ADUs are big investments, with widely varying costs. Some run in the five-figure range for the materials and labor. Some run in the six-figure range. If the ADU is separate from the main home, it can take four or five months to construct. Today, a 400-square-foot guest house can cost $80,000 to build. Something twice as large could cost twice as much.

Add taxes into this investment. Because an ADU adds value to the property, the owner can expect to pay higher property taxes.

The return can also be significant. A homeowner can draw regular income from the unit, if that’s the goal. And when the time comes to sell the property, a well-maintained ADU can increase the selling price between a fifth and a third.

Plus, this investment doesn’t just benefit the property owner. Creating more housing helps society in general, given the serious U.S. housing shortage. Therefore, some jurisdictions are changing their rules to allow upzoning. This means green-lighting more housing density than single-family neighborhoods used to allow.

Traditionally, California towns have limited homeowners to just two units — a single house plus one accessory dwelling unit. They were allowed to have “junior units” but these were attached spaces, up to 500 square feet.

In 2021, Gov. Gavin Newsom signed Senate Bill 9. And as of 2022, S.B. 9 lets homeowners have as many as four housing units on a single-home property. This makes California a leader in upzoning for extra dwelling units. In the next section of this article, we’ll highlight a new California ADU that caught the attention of Architectural Digest.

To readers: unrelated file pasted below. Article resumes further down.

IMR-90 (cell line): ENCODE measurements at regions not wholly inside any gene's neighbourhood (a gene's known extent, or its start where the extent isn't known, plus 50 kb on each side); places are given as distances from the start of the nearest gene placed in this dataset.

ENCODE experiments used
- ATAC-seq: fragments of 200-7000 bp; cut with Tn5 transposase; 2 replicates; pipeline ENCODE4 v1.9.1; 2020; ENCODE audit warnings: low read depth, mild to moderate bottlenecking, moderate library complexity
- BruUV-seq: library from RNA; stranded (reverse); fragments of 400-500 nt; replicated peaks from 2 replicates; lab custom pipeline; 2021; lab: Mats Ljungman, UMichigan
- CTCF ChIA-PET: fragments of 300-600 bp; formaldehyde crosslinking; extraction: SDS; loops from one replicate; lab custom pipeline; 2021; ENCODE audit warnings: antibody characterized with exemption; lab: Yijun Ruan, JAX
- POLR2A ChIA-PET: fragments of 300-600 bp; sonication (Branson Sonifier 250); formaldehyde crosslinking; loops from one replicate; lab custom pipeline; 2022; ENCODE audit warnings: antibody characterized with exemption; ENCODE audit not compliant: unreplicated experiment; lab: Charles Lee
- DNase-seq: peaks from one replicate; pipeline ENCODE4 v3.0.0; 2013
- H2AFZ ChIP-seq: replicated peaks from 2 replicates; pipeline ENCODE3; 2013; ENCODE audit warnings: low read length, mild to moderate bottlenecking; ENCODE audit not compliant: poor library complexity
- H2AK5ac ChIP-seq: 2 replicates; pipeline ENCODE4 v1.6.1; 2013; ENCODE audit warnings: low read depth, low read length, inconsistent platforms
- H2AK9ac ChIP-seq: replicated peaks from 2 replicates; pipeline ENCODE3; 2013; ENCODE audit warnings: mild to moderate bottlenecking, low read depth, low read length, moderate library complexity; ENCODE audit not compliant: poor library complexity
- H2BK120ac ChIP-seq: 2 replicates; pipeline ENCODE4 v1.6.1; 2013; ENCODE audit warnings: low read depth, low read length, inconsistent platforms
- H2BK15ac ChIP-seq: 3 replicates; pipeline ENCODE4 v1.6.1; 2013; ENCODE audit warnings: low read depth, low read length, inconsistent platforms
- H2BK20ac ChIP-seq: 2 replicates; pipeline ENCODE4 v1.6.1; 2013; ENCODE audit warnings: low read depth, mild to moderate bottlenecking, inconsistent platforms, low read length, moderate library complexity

Get Inspiration: Stylish Home Design, In Miniature

Heidi Richardson, an architect who lives in Marin County, California, designed a 400-square-foot studio apartment as an addition to her own property after the new upzoning law went into effect.

Working with a sculptor and landscape designer, Richardson linked the small and main homes with a rock garden, framed with California flowering shrubs. Mature trees stayed in place, integrated into the design.

The new dwelling — tiny though it is — manages to beautifully feature a powder room with a toilet and shower, a full kitchen, and all major appliances including a dishwasher and clothes washer and dryer. The high ceilings give it a spacious, elegant look. There’s an emphasis on sustainable furnishings and a bright interior, with sunny-yellow chairs in the living area and outside on the deck, too. (Check out Heidi Richardson’s ADU in Architectural Digest.)

The Richardsons have a friend living in the ADU temporarily, and plan to rent it out in the years ahead. They are happy to have supplied more housing — as the law set out to do.

Thinking of Building an ADU? Start By Checking Your Laws.

Accessory dwelling units are a growing part of the best responses to the nation’s housing shortage. Plus, they can become a reliable channel to draw income from a property, and to increase the property’s value.

Laws for permitting new structures and for renting them out vary from state to state, though. And each local permitting framework is unique. This means there’s no one article or guide that can offer the full picture. Due diligence, with a location-specific focus, is the key to ADU success.

Supporting References

Sean Jackson and Zach Wichter for Bankrate, LLC (a part of Red Ventures): Accessory Dwelling Unit Guide – What Is an ADU and How Can It Increase Your Home Value? (Jul. 8, 2022). Homeowners’ Associations: An HOA Board’s Effect on Your Property (Jul. 22, 2020). San José Jumps to Apply California’s New Housing Density Provisions (Jan. 3, 2022).

Laura Hine for Architectural Digest: This 400-Square-Foot ADU in Mill Valley Packs a Big Design Punch (Condé Nast, Oct. 27, 2022)  

And as linked.

Photo credits: Public domain via Pxhere, and Mathias Reding via Pexels.